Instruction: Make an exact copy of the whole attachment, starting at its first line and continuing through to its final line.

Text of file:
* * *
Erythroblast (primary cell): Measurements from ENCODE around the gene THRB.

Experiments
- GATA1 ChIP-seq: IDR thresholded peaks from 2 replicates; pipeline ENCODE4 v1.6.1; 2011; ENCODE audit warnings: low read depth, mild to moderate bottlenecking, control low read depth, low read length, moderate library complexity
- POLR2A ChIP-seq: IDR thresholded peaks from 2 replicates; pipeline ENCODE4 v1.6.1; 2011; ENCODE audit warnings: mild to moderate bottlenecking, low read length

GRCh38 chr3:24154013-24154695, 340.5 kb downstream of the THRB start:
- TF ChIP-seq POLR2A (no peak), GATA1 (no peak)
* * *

Erythroblast (primary cell): Measurements from ENCODE around the gene THRB.

Experiments
- GATA1 ChIP-seq: IDR thresholded peaks from 2 replicates; pipeline ENCODE4 v1.6.1; 2011; ENCODE audit warnings: low read depth, mild to moderate bottlenecking, control low read depth, low read length, moderate library complexity
- POLR2A ChIP-seq: IDR thresholded peaks from 2 replicates; pipeline ENCODE4 v1.6.1; 2011; ENCODE audit warnings: mild to moderate bottlenecking, low read length

GRCh38 chr3:24154013-24154695, 340.5 kb downstream of the THRB start:
- TF ChIP-seq POLR2A (no peak), GATA1 (no peak)